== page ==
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Identifying bumblebees on a wildlife walk in the Kent Downs

As we launch our Greentraveller's Guide to the Kent Downs, writer Harriet O'Brien encounters bees, butterflies and bluebells on a wildlife tour with the White Cliffs Countryside Partnership and the Kent Wildlife Trust

A garden bumblebee. Photo: Bumblebee Conservation Trust

‘It’s typical - the girls do all the work,’ said our team leader. The males, she explained, laze around drinking nectar while the females busily collect pollen.

I was among a group of six who had gathered at Whinless Down on the very fringes of Dover for an afternoon learning how to identify bumblebees. Sounds effete? Well not really: on this edge of England bumblebees can be regarded as a sort of litmus as to climate change. There are about 24 species of bumblebee in the UK, eight of which are commonly seen. The Bumblebee Conservation Trust is currently orchestrating a countrywide survey to take stock of the numbers of these endearing-looking insects and to establish why there has been a decline in population, and partly to monitor the new arrivals from the south – particularly in Kent where they first set wing in the country.

Short-haired bumblebee. Photo: The Bumblebee Conservation Trust

Gathering relevant data about bumblebees isn’t entirely a simple matter so, to help the public participate, the conservation organisation The White Cliffs Countryside Partnership was running a bumblebee identification field workshop. It was one of a great range of free events and guided walks that this preservation body regularly offers.

We learnt how those lazy males have no sting: that’s a female thing. We attuned ourselves as to differing stripes, from red-tailed bees to white-tailed bees with three yellow bands. We took note of a variety of fake bumblebees ‒ insects cleverly masquerading as bees to discourage potential predators. Then we started out on a bee walk, the idea being that we could then set a route to walk every month, sending our sightings back to the Bumblebee Conservation Trust.

Bluebells in the Kent Downs. Photo: Diana Jarvis/Greentraveller

The beauty of spending an afternoon with nature conservationists is that you see and learn so much. Quite apart from gathering bee specifications, we took in a particularly interesting downland area which is in the fascinating process of habitat restoration. Covering just 19 or so hectares, Whinless Down is a designated Local Nature Reserve noted for the rare species its dramatic chalkland supports. Containing Bronze Age burial mounds it was grazed for many centuries and is home to a wonderful range of plants including bee orchids and harebells, and butterflies such as the little seen adonis blue and the silver-spotted skipper.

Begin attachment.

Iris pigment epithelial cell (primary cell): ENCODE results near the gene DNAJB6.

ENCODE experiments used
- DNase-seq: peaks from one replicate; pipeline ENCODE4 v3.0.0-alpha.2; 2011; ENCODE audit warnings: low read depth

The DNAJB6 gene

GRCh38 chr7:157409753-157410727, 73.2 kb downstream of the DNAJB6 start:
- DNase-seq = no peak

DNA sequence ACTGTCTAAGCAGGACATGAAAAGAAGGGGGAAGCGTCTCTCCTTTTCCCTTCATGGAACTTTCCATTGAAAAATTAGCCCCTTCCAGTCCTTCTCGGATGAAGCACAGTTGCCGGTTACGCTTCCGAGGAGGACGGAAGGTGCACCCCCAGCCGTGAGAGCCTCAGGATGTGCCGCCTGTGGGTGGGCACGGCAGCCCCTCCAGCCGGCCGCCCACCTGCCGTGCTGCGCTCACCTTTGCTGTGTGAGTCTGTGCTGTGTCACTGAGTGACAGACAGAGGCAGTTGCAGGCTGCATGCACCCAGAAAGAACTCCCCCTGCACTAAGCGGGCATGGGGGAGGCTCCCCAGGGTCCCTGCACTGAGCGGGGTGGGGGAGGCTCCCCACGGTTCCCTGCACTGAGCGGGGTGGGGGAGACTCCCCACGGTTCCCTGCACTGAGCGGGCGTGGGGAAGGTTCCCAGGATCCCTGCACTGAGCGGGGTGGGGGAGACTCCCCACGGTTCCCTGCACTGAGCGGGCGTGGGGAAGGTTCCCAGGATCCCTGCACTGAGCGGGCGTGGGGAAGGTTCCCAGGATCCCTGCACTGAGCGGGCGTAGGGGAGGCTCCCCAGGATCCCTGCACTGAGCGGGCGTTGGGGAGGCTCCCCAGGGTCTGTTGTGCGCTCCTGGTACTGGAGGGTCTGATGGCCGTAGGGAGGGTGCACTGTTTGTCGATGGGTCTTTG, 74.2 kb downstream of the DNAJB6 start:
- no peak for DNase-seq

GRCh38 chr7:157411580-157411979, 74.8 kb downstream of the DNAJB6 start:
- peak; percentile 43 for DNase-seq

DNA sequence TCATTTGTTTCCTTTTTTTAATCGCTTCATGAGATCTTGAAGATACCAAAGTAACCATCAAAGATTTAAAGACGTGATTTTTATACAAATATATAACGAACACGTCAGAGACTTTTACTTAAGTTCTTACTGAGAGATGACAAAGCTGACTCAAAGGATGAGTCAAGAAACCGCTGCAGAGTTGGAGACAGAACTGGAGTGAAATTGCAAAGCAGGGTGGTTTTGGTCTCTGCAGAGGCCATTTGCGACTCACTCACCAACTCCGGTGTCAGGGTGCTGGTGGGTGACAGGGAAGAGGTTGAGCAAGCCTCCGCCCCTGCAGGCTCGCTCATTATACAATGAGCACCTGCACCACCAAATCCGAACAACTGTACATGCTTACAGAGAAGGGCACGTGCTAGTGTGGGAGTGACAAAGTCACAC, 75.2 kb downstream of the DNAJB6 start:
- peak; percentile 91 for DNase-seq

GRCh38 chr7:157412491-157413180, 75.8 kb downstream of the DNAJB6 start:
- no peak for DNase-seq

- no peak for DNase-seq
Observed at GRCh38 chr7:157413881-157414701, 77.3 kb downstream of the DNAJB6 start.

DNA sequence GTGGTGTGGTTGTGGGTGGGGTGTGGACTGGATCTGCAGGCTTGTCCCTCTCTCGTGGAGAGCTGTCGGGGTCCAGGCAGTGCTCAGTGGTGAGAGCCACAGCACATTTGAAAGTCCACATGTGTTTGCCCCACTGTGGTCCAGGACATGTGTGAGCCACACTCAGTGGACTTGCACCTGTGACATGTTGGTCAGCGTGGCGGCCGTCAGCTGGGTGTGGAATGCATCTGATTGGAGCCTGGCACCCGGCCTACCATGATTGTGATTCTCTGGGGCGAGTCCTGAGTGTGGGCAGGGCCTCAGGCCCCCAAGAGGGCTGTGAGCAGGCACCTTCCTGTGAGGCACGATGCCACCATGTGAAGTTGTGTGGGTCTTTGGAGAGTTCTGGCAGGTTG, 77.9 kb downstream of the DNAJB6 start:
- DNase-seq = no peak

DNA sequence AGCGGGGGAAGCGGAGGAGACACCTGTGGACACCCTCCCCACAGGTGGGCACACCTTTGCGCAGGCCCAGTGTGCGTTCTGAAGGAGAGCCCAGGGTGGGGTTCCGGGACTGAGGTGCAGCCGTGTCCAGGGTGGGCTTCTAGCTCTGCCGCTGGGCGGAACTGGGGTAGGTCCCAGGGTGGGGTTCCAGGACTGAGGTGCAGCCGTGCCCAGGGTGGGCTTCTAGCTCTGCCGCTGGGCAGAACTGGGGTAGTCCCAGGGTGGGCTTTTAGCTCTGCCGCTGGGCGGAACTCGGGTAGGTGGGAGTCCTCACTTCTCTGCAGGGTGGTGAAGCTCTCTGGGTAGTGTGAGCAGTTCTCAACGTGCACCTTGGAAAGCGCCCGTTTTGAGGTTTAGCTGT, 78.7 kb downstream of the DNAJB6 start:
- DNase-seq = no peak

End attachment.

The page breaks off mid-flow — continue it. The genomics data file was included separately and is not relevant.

The Adonis Blue butterfly. Photo: Kent Wildlife Trust

In the 1950s grazing here stopped and thorny scrub started to spread, with the result that far less wildlife was able to flourish. Now a scrub clearance programme is re-establishing the open chalkland in which so many species thrive and this is being maintained thanks to grazing by specially introduced konik ponies and Dexter cattle. I came away from my afternoon excursion quite as inspirited by the conservation measures as by my new bee knowledge.

Revival; regeneration: that’s been the remarkable success story in wildlife stewardship in the Kent Downs over the last couple or so decades. The next day I began to appreciate quite what a heartening process this continues to be when I took a walk at the Lydden Temple Ewell Reserve with Paul Hadaway, Living Landscape Team Leader at Kent Wildlife Trust. A 90-hectare National Nature Reserve managed by the trust, this striking stretch of chalk downs just inland from Dover offers a great swathe of open land along with marginal woodland, and it commands stupendous views. It was probably grazed even in pre-Roman times, said Paul, and it looks today much as it would have done many centuries ago. However, it, too, has been through a fairly recent process of reclamation, scrub having been cleared and the open land now maintained through carefully managed grazing by cattle.

We stopped to look at a milkwort flower at our feet: it’s a plant growing close to the ground and an indication, said Paul, of very healthy chalkland. On hands and knees, examining a small patch about 30cm around it, we noted a fabulous natural tapestry of mouse ear hawkweed, wild carrot, wild marjoram, birds foot trefoil and more. With all this burgeoning vegetation insect life has been flourishing, Paul added - and they’ve successfully reintroduced the wart biter cricket here (it’s the largest cricket in the UK). Of course it follows that bird life is rich, too: green woodpeckers, yellowhammers, linnets, skylarks. They’ve also been reintroducing red kites and buzzards. We stood up and gazed across the valley, taking in a distant kestrel circling over prey. As we walked on Paul talked of the great rewards in maintaining ecosystems – both for wildlife and for the enormous benefit of people, too.

From restoration to creation: the other side of Dover, at the foot of the White Cliffs, lies Samphire Hoe. It’s an extraordinary, 30-hectare nature reserve. It isn’t only a relatively new reserve; it is new land, too, for Samphire Hoe was created in the late 1980s and 1990s from chalk marl dug out from under the sea when the Channel Tunnel was being drilled.

📷The rangers' hut under the White Cliffs at Samphire Hoe. Photo: White Cliffs Countryside

Fast forward nearly 20 years and it is now rich in more than 200 species of plants, 10 or more species of dragonflies - and some truly eye-catching copper butterflies on the day I was there. Bumblebees thrive here as well – and some of them have no doubt newly arrived from across the Channel.


Written by Harriet O'Brien


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